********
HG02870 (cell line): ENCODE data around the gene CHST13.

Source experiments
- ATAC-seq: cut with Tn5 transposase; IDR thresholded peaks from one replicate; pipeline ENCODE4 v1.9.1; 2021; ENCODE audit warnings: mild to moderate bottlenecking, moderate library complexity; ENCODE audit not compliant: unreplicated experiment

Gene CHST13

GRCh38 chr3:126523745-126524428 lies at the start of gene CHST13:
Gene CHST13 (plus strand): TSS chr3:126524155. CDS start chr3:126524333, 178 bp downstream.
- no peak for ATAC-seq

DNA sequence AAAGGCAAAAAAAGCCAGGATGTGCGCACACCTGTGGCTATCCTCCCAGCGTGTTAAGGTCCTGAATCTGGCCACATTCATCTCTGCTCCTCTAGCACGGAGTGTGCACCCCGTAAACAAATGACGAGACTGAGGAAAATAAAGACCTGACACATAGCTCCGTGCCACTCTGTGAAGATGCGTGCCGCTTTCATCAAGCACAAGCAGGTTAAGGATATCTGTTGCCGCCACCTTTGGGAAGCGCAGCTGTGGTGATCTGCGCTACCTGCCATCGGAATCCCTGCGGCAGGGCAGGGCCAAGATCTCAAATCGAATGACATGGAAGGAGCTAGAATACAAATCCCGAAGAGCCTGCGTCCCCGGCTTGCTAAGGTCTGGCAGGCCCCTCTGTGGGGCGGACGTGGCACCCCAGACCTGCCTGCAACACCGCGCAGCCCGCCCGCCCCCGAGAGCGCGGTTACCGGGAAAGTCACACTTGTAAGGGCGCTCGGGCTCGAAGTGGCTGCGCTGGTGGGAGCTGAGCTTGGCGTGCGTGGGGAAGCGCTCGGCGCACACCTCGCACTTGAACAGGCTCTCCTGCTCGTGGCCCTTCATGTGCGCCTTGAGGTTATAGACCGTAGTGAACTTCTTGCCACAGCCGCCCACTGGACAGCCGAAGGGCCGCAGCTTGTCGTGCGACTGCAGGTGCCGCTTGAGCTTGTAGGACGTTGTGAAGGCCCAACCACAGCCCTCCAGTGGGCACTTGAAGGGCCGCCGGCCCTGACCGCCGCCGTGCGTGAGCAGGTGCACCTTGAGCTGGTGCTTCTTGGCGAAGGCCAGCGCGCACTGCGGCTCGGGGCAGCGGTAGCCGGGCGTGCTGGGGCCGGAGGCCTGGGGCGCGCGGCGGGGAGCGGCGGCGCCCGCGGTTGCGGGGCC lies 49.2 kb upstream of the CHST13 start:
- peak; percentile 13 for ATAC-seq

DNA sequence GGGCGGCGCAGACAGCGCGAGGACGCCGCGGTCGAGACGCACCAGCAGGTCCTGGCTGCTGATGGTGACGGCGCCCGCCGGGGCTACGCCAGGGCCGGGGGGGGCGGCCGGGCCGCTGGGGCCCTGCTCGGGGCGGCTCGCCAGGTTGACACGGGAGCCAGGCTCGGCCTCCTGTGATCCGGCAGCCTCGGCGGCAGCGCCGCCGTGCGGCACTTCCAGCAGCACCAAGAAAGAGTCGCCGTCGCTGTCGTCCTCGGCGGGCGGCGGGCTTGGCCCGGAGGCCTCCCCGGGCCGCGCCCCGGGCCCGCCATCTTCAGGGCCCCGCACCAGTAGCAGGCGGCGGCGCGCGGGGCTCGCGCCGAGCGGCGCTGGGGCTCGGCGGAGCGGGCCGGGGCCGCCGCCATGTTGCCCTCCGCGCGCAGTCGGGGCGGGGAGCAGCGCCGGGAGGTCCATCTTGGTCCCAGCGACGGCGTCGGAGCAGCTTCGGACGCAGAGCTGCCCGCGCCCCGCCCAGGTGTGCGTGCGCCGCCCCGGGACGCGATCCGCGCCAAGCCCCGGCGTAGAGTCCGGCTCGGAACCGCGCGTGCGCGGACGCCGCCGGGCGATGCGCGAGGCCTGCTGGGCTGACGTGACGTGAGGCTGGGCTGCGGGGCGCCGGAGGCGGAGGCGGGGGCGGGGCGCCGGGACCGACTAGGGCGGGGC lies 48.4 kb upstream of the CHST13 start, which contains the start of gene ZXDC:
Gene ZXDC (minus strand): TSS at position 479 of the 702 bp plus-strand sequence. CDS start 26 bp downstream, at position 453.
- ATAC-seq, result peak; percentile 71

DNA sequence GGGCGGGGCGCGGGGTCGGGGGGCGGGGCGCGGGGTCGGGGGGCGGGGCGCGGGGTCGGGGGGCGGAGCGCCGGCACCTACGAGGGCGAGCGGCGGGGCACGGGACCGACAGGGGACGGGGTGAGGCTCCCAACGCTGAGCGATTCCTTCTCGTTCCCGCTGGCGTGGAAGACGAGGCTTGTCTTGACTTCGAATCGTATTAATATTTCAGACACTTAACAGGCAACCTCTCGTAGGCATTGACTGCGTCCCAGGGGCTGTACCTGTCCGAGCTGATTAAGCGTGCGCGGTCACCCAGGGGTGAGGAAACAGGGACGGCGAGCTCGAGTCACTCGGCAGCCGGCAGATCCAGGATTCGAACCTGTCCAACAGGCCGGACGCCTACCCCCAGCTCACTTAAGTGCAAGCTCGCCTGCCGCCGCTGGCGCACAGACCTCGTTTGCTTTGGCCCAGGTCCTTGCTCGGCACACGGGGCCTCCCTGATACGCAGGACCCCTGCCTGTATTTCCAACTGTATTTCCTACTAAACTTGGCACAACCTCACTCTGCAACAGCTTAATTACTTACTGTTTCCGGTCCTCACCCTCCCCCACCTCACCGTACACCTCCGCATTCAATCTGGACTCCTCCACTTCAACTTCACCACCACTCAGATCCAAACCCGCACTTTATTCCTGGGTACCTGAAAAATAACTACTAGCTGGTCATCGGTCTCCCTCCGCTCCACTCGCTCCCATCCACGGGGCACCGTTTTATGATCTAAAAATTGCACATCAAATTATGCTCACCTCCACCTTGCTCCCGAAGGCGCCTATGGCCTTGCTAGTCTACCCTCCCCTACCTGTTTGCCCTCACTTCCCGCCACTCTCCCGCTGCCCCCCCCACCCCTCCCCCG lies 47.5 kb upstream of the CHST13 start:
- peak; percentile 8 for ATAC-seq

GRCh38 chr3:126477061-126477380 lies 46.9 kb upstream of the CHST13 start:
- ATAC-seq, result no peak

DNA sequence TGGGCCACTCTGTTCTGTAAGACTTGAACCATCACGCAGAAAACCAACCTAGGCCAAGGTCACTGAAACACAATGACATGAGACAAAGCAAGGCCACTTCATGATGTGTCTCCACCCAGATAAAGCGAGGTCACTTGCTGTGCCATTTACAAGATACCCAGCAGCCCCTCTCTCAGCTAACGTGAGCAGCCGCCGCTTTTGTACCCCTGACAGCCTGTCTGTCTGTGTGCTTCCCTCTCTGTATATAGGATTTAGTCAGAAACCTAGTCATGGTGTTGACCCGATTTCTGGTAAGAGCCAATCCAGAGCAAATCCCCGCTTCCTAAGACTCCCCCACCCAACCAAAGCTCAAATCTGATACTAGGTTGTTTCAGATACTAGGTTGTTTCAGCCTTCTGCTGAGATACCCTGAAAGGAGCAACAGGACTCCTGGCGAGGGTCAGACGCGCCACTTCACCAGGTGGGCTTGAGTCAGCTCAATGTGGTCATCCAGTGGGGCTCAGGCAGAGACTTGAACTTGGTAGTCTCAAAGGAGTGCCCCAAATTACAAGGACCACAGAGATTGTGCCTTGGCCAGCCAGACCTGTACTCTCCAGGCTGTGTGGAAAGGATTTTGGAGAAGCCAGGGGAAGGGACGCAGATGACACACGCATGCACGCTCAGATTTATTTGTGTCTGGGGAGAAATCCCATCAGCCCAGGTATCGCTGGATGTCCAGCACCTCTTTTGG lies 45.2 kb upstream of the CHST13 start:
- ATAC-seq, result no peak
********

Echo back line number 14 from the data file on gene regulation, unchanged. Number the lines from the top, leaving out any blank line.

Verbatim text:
- peak; percentile 8 for ATAC-seq